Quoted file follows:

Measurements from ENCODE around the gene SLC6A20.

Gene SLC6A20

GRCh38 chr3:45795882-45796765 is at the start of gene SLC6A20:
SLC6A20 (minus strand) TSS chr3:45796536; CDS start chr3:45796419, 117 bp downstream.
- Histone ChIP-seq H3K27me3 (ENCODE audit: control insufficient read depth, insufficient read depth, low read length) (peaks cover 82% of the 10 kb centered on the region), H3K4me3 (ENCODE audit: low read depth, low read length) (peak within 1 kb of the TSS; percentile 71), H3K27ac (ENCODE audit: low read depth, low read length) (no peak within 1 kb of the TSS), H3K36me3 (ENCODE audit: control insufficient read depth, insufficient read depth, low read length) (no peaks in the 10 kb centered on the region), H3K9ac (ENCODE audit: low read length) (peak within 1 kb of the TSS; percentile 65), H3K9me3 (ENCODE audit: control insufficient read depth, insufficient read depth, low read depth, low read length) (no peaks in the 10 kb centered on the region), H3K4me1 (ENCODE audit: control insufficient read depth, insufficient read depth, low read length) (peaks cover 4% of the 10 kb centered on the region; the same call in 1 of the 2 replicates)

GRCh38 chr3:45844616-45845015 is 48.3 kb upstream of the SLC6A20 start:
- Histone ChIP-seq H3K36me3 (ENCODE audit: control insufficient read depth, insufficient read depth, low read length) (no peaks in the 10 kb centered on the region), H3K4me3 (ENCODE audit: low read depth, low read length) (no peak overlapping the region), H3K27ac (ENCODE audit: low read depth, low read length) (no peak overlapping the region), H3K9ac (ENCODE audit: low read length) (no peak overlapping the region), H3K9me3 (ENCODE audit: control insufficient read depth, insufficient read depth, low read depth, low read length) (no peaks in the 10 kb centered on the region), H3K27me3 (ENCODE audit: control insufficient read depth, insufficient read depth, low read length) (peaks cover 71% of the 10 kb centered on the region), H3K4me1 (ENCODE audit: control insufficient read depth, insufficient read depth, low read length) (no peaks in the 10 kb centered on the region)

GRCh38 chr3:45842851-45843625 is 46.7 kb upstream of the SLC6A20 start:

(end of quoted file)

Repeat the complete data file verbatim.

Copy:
Measurements from ENCODE around the gene SLC6A20.

Gene SLC6A20

GRCh38 chr3:45795882-45796765 is at the start of gene SLC6A20:
SLC6A20 (minus strand) TSS chr3:45796536; CDS start chr3:45796419, 117 bp downstream.
- Histone ChIP-seq H3K27me3 (ENCODE audit: control insufficient read depth, insufficient read depth, low read length) (peaks cover 82% of the 10 kb centered on the region), H3K4me3 (ENCODE audit: low read depth, low read length) (peak within 1 kb of the TSS; percentile 71), H3K27ac (ENCODE audit: low read depth, low read length) (no peak within 1 kb of the TSS), H3K36me3 (ENCODE audit: control insufficient read depth, insufficient read depth, low read length) (no peaks in the 10 kb centered on the region), H3K9ac (ENCODE audit: low read length) (peak within 1 kb of the TSS; percentile 65), H3K9me3 (ENCODE audit: control insufficient read depth, insufficient read depth, low read depth, low read length) (no peaks in the 10 kb centered on the region), H3K4me1 (ENCODE audit: control insufficient read depth, insufficient read depth, low read length) (peaks cover 4% of the 10 kb centered on the region; the same call in 1 of the 2 replicates)

GRCh38 chr3:45844616-45845015 is 48.3 kb upstream of the SLC6A20 start:
- Histone ChIP-seq H3K36me3 (ENCODE audit: control insufficient read depth, insufficient read depth, low read length) (no peaks in the 10 kb centered on the region), H3K4me3 (ENCODE audit: low read depth, low read length) (no peak overlapping the region), H3K27ac (ENCODE audit: low read depth, low read length) (no peak overlapping the region), H3K9ac (ENCODE audit: low read length) (no peak overlapping the region), H3K9me3 (ENCODE audit: control insufficient read depth, insufficient read depth, low read depth, low read length) (no peaks in the 10 kb centered on the region), H3K27me3 (ENCODE audit: control insufficient read depth, insufficient read depth, low read length) (peaks cover 71% of the 10 kb centered on the region), H3K4me1 (ENCODE audit: control insufficient read depth, insufficient read depth, low read length) (no peaks in the 10 kb centered on the region)

GRCh38 chr3:45842851-45843625 is 46.7 kb upstream of the SLC6A20 start: